Trial by jury is one of the corner stones of our legal system. In Manitoba, jury trials take place in the Court of Queen's Bench. Most jury trials are criminal cases, but there can be jury trials in civil cases of defamation, false imprisonment, malicious prosecution and malicious arrest. A jury in a civil trial is made up of six jurors and the selection process is the same for a jury in a criminal case.
Jury selection begins with the random selection of a group of 48 or more residents
from a judicial district (this is called the Jury Panel). These persons
are sent a summons or notice to attend court. Under the supervision
of a judge of the Court of Queen's Bench, a twelve member jury
(required for each criminal trial) is selected from this panel
by the counsel representing the Crown and the accused (the defence).
This is done by calling numbers at random from a box of cards
listing all members of the jury panel. When called, each juror
is asked to stand in the jury box in the courtroom, allowing
the accused and the juror to see each other.
The defence and the Crown have a limited number of times when they can challenge a prospective juror without explanation. This is called a peremptory challenge. As well, either Crown or the defence may object to any person serving as a juror at the trial if they believe that circumstances exist which would disqualify them. This is called a challenge for cause. Such a challenge may be employed if either the Crown or the defence thinks a person holds some views on the matters to be presented at the trial which might influence their decision on the guilt or innocence of the accused. When a challenge for cause is made, two jurors take an oath as triers and decide if the challenged person is acceptable or not acceptable to sit on the jury or be excused. If acceptable, the juror would then be subject to challenge by the Crown and the defence.
As stated previously, prospective jurors are selected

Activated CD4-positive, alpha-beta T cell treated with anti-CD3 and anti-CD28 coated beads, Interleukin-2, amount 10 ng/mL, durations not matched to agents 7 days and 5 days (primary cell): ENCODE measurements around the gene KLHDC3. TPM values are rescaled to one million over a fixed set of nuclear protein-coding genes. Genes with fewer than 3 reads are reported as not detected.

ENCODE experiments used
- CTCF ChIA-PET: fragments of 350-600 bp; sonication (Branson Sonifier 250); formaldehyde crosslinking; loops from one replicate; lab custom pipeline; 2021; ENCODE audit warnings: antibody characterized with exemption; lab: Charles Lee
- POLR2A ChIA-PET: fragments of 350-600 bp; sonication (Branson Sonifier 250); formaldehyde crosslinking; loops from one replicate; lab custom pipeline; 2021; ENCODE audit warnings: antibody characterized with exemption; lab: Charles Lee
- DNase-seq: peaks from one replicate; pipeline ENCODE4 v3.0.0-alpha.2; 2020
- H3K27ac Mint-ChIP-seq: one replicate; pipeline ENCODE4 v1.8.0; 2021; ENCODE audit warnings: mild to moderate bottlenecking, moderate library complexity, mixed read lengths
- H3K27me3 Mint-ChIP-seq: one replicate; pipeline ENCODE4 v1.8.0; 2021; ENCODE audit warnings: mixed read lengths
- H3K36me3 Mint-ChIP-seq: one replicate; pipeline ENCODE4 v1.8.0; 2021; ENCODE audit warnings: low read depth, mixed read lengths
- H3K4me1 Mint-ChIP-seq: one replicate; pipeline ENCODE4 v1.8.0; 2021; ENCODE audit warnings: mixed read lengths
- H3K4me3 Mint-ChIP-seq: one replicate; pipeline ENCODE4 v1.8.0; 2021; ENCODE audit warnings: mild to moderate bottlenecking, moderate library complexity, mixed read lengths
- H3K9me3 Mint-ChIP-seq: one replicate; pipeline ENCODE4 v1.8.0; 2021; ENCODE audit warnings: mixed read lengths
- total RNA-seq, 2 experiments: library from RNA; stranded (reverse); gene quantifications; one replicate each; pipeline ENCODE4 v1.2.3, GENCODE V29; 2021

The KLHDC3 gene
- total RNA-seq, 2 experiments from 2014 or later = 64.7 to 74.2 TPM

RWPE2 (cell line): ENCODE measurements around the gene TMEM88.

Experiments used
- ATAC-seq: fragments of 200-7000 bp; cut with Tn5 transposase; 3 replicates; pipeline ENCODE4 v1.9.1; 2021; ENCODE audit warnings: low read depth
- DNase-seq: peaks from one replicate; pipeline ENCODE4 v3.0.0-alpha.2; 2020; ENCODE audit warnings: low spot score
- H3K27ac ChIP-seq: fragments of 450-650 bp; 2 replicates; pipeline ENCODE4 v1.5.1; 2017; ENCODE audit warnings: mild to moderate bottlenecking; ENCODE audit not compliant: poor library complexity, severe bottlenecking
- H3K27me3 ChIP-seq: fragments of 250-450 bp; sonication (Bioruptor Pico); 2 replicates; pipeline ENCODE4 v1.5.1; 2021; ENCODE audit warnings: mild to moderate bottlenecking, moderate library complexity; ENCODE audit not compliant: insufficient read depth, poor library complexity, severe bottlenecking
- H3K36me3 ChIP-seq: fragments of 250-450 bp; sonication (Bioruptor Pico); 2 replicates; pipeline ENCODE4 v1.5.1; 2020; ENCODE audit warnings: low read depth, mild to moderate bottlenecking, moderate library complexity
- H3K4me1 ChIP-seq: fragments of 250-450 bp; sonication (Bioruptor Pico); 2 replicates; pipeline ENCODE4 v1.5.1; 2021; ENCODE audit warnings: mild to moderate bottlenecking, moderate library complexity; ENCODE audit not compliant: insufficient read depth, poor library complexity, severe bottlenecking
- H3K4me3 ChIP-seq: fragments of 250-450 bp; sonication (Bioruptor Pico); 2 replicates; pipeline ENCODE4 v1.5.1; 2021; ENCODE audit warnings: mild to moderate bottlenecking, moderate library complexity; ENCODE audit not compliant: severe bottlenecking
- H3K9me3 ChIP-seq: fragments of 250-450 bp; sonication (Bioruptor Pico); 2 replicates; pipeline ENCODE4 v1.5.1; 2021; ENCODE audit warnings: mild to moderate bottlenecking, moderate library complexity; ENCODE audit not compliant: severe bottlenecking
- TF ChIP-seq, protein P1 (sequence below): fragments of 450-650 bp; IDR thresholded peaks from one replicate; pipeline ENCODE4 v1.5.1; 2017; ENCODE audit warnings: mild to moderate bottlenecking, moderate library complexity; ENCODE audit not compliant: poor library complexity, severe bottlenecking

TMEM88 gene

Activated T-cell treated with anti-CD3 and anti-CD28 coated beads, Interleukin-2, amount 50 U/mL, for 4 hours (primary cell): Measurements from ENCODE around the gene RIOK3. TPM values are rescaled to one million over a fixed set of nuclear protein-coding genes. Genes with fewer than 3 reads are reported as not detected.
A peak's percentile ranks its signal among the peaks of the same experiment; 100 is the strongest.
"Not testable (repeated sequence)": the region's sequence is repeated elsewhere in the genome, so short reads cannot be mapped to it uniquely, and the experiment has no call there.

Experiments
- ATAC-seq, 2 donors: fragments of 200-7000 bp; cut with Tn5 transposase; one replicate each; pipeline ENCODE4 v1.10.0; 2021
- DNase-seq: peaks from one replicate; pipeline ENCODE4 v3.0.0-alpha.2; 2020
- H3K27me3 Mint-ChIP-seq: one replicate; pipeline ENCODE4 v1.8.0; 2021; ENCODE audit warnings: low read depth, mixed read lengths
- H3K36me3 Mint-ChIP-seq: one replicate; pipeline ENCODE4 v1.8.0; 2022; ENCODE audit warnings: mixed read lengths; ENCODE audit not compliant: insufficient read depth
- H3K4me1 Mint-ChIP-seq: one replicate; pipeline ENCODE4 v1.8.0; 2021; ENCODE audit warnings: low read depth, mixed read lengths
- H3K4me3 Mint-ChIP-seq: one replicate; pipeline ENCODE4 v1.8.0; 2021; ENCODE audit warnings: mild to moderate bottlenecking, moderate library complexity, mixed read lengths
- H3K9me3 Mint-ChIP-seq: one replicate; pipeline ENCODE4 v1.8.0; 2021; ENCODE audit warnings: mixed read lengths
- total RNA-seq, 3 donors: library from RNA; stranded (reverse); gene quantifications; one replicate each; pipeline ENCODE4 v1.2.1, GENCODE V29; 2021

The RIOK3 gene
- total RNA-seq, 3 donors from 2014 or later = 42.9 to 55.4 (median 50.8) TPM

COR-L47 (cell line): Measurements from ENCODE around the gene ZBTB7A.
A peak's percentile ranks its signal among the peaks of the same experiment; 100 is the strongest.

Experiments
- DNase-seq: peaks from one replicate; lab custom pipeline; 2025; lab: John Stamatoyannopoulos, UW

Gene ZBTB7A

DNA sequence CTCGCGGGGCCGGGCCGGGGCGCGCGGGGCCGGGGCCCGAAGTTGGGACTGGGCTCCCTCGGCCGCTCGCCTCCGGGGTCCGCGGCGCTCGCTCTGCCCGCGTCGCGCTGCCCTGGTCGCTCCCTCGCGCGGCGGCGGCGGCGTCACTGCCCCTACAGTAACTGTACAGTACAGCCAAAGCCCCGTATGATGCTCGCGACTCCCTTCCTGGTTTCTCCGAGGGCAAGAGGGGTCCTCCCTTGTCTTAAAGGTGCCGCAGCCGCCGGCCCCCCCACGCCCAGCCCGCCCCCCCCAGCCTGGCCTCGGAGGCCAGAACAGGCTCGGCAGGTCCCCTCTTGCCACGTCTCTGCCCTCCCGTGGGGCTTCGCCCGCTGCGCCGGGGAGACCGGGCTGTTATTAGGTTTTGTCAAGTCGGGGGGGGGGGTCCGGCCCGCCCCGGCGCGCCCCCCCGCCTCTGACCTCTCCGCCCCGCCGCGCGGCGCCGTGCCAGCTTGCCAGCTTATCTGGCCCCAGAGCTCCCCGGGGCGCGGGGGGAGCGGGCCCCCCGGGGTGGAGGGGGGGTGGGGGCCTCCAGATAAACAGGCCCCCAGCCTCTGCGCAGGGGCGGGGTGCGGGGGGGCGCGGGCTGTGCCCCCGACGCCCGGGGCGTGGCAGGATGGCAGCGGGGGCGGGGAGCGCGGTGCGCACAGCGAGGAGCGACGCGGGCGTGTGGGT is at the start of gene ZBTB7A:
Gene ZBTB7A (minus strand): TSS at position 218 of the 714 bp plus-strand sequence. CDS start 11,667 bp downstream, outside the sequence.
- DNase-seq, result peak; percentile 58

at random from judicial districts. A juror requires no formal
knowledge or experience of the law. The only requirements are
that the juror is over the age of eighteen and is a resident
of Manitoba. However, there certain people who cannot be jurors
as set out in The Jury Act. Those persons are:
- Members of Parliament
- Members of the Legislature
- Judges, magistrates or justices of the peace
- peace/police officers
- officers or employees of either the federal or provincial Departments of Justice/Solicitor-General
- court officials
- sheriff officers
- wardens and correctional officers or persons employed by a prison or correctional facility
- probation officers
- medical examiners under The Fatality Inquiries Act
- persons convicted of an indictable (serious) offence, unless pardoned
- persons convicted within the last 5 years of an offence for which the punishment could be a fine of $5,000.00 or more or imprisonment for one year or more, unless pardoned
- persons charged within the last two years with an offence for which the punishment could be a fine of $5,000.00 or more or imprisonment for one year or more where the person has not been acquitted, the charge has not been dismissed or withdrawn and a stay of proceedings has not been entered in respect of the trial for the offence
- persons who are afflicted with a mental or physical infirmity incompatible with the discharge of the duties of a juror.
The judge begins the trial with
instructions and general information for the jury, explaining
the jurors' role as triers of the facts. The judge and no one
else can instruct the jurors in their duties at the trial. Like
all trials, there are opening statements, in criminal cases,
the Crown Attorney opens with the case for the Crown (the prosecution).
This involves a statement about the offence the accused is charged